Graeme Thomson

Good noisy fun: black midi, at the Edinburgh International Festival, reviewed

Plus: nu jazz filtered through the sounds of London street life

This year we must love Edinburgh for her soul rather than her looks. The EIF should be commended for making the best of a tricky hand, but the lodgings for its music programme bring to mind a fallen society beauty forced from her New Town villa into a rented bedsit. Edinburgh Park is a cathedral-sized tent in a business park, wedged between the city bypass and a shopping mall. The wooden floor planks buck and roll like a galleon deck. There is a roof but no sides and the Covid-quelling ventilation is, shall we say, robust. So yes, forget the optics. In 2021, content is everything.

As it transpires, it proved a fitting spot in which to experience three artists engaged in similar quests to remould the traditional and familiar. Orcadian composer Erland Cooper was my first taste of live music since March last year — no pressure — and he provided a gentle reintroduction, one in which the interplay between past and present was helpfully semaphored. Upright piano, poetry recitations and a vintage reel-to-reel tape machine vied with video screen, loops and beats to create a languid blend of folk, contemporary classical and electronica.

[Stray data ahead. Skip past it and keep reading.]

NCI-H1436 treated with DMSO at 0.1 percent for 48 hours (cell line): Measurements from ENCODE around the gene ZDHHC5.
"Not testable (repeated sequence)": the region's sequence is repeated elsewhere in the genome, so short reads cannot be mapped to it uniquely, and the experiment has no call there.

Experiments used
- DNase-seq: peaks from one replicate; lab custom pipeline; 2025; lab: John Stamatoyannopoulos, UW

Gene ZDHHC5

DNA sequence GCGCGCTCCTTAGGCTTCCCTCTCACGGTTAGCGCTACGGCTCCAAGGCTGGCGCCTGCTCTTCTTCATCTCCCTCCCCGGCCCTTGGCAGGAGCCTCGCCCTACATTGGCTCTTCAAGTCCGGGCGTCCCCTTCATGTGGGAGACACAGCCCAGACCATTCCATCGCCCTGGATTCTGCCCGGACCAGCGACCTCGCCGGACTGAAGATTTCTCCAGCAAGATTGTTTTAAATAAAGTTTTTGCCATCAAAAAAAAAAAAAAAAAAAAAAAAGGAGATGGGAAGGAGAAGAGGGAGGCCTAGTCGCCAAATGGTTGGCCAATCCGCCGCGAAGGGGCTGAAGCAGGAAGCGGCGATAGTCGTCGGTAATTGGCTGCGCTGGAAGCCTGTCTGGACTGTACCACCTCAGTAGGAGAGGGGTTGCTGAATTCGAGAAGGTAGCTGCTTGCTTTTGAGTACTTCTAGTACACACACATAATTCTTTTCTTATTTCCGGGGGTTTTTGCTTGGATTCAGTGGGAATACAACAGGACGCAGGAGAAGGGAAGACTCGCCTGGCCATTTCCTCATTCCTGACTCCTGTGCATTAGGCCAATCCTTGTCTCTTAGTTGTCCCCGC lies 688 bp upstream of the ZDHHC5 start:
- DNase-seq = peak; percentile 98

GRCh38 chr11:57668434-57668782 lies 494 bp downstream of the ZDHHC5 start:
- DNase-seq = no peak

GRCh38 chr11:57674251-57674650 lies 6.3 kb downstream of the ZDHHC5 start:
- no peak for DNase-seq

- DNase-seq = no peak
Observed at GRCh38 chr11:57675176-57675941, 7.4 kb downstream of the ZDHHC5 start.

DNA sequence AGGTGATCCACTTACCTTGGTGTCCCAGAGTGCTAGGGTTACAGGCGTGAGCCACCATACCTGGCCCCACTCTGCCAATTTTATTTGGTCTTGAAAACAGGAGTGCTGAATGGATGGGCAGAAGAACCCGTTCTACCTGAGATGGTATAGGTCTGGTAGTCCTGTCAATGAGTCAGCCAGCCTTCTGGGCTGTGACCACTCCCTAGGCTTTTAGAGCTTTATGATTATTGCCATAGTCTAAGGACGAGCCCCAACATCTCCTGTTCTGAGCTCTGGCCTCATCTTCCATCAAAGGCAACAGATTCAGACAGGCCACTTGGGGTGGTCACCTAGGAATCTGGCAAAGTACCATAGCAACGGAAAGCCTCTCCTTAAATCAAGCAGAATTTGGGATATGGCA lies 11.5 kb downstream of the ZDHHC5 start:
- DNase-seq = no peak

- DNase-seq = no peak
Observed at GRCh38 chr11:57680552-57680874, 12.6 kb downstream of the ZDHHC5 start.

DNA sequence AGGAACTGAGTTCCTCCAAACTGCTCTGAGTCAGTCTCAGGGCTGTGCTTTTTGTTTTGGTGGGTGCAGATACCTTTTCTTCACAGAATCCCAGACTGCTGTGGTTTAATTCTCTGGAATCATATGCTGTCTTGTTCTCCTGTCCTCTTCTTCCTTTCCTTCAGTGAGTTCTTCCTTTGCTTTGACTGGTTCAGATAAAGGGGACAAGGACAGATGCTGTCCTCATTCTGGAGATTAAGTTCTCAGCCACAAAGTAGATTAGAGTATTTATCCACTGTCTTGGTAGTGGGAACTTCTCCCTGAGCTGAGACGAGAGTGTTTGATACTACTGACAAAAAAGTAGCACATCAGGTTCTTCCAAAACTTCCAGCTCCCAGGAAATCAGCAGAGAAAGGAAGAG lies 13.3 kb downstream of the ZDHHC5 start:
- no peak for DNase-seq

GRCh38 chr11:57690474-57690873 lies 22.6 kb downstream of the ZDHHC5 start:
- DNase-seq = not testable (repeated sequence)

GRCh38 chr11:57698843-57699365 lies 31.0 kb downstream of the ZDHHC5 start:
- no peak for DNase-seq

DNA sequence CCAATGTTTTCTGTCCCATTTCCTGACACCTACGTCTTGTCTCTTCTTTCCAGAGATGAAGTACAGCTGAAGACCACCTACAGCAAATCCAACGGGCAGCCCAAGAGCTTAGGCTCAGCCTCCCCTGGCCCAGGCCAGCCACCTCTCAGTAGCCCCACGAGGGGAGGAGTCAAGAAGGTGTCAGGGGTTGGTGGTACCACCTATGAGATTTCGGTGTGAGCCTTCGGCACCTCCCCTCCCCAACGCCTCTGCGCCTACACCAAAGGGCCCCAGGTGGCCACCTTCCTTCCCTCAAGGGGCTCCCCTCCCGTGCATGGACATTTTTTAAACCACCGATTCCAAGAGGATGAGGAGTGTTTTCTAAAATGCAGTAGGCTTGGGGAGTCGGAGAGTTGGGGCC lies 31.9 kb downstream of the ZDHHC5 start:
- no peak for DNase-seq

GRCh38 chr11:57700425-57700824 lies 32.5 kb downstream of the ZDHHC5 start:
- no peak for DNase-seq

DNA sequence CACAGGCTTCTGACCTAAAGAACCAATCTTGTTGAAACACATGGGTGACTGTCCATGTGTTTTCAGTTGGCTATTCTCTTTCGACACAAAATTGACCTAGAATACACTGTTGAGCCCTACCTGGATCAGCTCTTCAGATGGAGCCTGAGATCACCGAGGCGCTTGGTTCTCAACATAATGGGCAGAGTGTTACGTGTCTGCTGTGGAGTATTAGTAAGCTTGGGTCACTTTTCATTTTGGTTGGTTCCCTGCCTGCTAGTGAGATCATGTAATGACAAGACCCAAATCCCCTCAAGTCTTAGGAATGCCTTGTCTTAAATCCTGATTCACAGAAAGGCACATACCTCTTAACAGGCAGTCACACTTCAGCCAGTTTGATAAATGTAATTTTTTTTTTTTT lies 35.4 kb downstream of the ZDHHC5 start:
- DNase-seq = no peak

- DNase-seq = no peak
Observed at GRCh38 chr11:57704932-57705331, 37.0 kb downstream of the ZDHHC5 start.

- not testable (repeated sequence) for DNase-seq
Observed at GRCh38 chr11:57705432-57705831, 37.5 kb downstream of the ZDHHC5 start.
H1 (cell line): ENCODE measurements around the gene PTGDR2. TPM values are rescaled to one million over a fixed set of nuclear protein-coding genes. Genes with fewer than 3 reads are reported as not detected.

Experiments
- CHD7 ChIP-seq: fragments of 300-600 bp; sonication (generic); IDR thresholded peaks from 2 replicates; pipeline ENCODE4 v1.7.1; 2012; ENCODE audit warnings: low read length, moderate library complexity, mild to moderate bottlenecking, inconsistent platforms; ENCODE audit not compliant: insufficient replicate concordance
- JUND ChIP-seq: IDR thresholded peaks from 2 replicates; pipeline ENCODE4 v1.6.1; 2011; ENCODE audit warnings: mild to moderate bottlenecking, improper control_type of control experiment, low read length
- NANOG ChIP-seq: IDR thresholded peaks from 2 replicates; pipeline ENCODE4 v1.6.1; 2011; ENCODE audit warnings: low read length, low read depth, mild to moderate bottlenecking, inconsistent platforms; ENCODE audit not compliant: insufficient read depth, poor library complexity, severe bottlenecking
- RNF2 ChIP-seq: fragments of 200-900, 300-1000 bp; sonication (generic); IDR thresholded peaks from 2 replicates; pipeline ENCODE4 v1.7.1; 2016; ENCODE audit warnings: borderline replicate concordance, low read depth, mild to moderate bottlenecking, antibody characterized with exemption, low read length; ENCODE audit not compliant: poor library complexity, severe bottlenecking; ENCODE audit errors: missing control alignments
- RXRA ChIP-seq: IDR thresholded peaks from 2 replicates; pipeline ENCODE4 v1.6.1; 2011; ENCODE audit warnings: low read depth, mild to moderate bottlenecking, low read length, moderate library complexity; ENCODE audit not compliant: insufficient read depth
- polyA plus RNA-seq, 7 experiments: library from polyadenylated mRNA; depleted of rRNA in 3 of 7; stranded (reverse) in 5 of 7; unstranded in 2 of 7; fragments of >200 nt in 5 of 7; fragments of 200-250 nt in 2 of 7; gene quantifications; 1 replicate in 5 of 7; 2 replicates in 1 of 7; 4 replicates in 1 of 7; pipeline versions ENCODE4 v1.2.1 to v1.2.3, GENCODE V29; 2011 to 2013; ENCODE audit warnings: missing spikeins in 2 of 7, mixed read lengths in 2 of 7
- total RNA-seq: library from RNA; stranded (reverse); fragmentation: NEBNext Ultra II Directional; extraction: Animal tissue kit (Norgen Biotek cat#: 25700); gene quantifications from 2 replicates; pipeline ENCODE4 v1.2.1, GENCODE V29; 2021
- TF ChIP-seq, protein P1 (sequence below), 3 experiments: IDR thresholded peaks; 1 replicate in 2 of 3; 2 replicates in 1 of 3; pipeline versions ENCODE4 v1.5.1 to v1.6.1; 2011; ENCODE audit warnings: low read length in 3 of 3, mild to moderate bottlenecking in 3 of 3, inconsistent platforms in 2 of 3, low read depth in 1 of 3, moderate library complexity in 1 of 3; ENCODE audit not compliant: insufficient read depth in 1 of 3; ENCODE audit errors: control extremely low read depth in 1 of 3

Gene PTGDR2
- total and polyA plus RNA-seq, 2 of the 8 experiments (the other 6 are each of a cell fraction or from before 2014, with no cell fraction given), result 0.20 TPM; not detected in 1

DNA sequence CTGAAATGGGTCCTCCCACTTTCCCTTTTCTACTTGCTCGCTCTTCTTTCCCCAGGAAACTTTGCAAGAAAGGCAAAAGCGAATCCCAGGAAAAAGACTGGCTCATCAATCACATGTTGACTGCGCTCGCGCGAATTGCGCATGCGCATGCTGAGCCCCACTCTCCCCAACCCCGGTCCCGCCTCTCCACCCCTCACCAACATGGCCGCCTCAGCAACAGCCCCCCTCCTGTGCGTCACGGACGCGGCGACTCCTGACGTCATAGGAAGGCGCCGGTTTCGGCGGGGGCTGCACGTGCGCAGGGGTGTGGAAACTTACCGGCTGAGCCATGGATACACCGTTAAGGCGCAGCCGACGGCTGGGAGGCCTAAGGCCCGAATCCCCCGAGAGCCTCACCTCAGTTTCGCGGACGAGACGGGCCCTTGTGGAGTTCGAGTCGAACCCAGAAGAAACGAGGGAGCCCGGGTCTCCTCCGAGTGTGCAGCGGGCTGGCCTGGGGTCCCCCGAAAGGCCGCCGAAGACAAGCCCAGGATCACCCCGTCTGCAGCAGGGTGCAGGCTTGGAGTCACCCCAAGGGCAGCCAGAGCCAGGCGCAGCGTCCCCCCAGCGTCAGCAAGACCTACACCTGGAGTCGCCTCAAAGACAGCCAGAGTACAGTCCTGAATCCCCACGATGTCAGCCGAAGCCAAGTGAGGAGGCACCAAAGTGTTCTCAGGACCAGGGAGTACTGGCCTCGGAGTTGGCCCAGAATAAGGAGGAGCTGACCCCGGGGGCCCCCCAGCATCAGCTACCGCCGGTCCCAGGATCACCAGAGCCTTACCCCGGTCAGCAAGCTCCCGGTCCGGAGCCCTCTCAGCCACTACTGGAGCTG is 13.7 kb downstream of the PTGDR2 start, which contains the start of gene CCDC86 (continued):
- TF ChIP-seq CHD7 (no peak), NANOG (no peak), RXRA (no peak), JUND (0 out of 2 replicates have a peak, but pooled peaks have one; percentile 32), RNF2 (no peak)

Accompanied by four violin players, one of whom occasionally sang soprano, Cooper’s simple, elegiac piano melodies were buffeted by long, slow string movements and the sounds of the elements. The music was intended to evoke an overnight sea journey to the Northern Isles. The setting helped — Cooper acknowledged the ‘huge ferry of a tent’ we were all sharing — but the dance between tension and release didn’t always summon the necessary turbulence. At points this felt like music composed for a nature documentary, an aural backdrop for slow-motion images of gulls wheeling over remote sea-crags.

For a moment in the black midi gig I forgot how cold I was

Like Cooper, jazz drummer Moses Boyd is a natural cross-pollinator.

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